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force acceleration object applied

Newton defined the mass of an object as the quantity of matter it possessed. A small rock, for example, has a mass—a fixed, unchanging quantity of matter. If you were to take that rock along with you on a trip to the moon, it would have the same quantity of matter (the same mass) that it had on Earth. Its weight, however, would be less on the moon. The rock's weight on earth was the pull that the earth's gravity exerted on it. On the moon, its weight, as measured with a spring scale, will be less because the moon does not pull on it as strongly as the earth.

Defining the mass of an object as the quantity of matter it possesses is not a very good scientific definition. A better one can be found in Newton's second law of motion. If a constant force is applied to an object on a frictionless, horizontal surface, the object accelerates—its velocity increases uniformly with time. If a force twice as large is applied to the same object, its acceleration doubles as well. The object's acceleration is proportional to the force applied to it. We might write: Fα a where F is the force applied to the object and a is the acceleration of the object while the force acts. The symbol α means that the two quantities, force and acceleration, are proportional; that is, if the force doubles the acceleration doubles.

Additional experiments show that force and acceleration are always proportional for any object; however, the same force applied to a baseball and a bowling ball will provide the bowling ball with a much smaller acceleration than the baseball. To convert the proportionality Fα a to an equation requires a proportionality constant so that we may write proportionality constant x a = F.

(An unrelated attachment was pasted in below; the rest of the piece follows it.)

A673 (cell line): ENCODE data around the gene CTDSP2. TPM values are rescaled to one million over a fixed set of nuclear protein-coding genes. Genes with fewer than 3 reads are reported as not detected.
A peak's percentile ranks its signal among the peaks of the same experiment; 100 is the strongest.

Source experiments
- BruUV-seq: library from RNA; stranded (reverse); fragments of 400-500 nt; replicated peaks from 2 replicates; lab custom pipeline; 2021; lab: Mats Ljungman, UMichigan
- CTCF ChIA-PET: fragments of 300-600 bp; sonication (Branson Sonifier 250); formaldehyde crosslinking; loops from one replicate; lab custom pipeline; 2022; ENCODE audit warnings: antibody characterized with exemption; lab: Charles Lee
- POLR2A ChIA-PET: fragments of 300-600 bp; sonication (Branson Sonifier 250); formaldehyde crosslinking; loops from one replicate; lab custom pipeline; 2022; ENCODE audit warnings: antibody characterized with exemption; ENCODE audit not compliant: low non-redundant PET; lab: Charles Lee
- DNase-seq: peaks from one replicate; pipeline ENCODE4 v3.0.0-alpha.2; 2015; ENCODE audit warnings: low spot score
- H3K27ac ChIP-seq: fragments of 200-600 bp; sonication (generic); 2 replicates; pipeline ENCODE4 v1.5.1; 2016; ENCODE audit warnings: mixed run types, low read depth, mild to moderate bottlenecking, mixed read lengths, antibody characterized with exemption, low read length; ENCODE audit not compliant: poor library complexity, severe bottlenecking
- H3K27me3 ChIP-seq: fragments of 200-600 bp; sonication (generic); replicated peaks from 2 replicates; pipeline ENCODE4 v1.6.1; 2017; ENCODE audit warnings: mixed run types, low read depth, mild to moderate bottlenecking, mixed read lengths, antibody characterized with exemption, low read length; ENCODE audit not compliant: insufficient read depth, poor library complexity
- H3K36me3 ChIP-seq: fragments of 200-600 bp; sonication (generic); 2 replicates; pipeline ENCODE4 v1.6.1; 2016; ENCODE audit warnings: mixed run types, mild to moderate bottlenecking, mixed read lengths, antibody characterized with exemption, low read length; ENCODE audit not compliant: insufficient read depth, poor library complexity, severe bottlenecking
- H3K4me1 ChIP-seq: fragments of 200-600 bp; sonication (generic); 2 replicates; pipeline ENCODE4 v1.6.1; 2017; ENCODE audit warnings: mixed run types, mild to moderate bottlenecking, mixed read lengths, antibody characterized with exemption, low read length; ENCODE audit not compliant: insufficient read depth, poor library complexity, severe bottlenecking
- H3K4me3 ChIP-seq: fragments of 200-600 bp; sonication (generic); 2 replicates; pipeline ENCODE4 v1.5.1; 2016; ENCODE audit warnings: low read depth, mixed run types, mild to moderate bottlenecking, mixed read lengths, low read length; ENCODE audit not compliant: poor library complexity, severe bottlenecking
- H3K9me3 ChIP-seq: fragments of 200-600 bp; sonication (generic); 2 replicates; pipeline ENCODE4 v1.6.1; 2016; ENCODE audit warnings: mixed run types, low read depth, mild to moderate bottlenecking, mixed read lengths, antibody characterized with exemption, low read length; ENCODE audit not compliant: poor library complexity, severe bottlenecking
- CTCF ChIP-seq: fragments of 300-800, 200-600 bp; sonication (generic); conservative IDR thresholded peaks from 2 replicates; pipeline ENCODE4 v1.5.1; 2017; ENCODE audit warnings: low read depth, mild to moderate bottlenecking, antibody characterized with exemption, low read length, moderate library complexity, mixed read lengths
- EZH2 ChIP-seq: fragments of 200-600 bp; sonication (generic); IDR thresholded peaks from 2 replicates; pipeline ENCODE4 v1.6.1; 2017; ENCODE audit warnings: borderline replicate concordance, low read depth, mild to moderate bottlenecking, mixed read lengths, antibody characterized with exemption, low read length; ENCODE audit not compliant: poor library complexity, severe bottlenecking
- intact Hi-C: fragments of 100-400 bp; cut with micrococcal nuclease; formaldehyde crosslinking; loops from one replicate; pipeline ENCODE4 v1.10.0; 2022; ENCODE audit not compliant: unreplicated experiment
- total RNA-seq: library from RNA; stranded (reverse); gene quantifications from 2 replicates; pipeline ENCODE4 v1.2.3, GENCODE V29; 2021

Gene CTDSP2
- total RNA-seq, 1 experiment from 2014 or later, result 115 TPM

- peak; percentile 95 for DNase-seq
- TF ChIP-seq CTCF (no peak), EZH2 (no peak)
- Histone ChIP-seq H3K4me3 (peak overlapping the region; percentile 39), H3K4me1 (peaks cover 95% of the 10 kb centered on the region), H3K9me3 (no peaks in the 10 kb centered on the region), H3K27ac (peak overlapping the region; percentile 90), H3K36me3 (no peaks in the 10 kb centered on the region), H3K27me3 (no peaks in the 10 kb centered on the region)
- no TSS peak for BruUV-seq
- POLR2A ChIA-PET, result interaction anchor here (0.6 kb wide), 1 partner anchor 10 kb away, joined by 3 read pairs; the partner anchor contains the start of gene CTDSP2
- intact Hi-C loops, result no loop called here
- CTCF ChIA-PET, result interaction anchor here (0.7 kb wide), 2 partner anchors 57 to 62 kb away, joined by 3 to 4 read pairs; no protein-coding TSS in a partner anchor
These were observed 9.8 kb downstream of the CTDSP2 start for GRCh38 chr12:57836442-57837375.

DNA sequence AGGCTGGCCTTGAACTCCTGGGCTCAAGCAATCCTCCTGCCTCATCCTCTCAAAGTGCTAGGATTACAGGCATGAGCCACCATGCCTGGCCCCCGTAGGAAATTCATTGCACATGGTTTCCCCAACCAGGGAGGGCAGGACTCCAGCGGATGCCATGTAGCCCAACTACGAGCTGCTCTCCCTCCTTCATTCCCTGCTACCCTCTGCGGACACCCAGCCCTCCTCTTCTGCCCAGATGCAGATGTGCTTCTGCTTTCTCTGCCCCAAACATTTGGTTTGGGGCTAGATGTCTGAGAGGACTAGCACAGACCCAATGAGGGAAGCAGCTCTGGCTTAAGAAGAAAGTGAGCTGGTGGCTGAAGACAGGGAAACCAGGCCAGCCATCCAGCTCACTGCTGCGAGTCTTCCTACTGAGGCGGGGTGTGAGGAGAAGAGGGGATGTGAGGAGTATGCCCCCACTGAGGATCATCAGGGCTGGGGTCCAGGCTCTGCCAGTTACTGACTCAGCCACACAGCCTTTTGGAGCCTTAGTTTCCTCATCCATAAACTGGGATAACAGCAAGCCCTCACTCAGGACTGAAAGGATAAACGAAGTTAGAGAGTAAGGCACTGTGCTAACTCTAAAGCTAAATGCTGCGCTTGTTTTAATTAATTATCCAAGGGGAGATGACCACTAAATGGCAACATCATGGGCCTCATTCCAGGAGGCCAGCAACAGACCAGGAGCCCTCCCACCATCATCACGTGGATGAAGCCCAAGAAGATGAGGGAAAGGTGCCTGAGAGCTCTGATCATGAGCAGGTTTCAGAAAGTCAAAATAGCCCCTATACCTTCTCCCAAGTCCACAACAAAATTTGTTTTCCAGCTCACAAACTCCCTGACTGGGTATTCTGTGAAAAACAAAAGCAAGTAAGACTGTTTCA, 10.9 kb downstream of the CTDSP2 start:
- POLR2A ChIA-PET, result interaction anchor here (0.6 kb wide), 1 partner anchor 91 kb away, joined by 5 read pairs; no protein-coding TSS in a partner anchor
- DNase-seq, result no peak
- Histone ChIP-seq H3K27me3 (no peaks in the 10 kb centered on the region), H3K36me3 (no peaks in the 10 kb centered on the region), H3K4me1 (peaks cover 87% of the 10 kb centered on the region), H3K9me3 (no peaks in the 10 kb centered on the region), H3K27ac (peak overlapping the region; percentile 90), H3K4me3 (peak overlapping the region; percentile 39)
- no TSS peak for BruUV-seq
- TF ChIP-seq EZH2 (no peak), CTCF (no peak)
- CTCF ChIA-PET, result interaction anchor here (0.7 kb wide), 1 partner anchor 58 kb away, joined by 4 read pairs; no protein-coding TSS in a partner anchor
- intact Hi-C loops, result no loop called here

If the proportionality constant is to reflect the difference between the baseball and the bowling ball, we might write proportionality constant = f(F, a), or m = f(F, a).

Here, m is defined as the inertial mass of the object. It shows that a bowling ball requires a much bigger force than a baseball to produce the same acceleration.

Mass then can be defined as a ratio of force to acceleration. We define one kilogram to be an inertial mass that accelerates at one meter per second per second when a force of one newton is applied to it. If the same force (one newton) is applied to a two kilogram mass, its acceleration is only 0.5 meter per second per second.

If two objects acquire the same acceleration when the same force is applied to them, they have the same inertial mass. It makes no difference whether one is made of lead and the other of aluminum, their inertial masses are identical.

It is a common practice to measure mass on an equal arm balance. Two masses that balance are said to have the same gravitational mass because the gravitational pull on each of them is the same. Measuring inertial and gravitational masses are very different procedures. Inertial masses can be measured anywhere and are totally independent of gravity. Gravitational masses can be determined only in a gravitational field and there is no acceleration. Are the two kinds of masses related? Experiments have shown to within one part in ten billion, that two objects with the same gravitational mass have the same inertial mass.



Haber-Schaim, et al. PSSC Physics. 7th ed. Dubuque, Iowa: Kendall/Hunt, 1991. pp. 45-48.

Rogers, Eric M. Physics for the Inquiring Mind. Princeton: Princeton University Press, 1960. pp. 105-134.

Sears, Zemansky, and Young. College Physics. 6th ed. Reading, MA: Addison-Wesley, 1985. pp. 59-64.

White, Harvey. Modern College Physics. Princeton, NJ: D. Van Nostrand, 1956. pp. 460-463.

Robert Gardner

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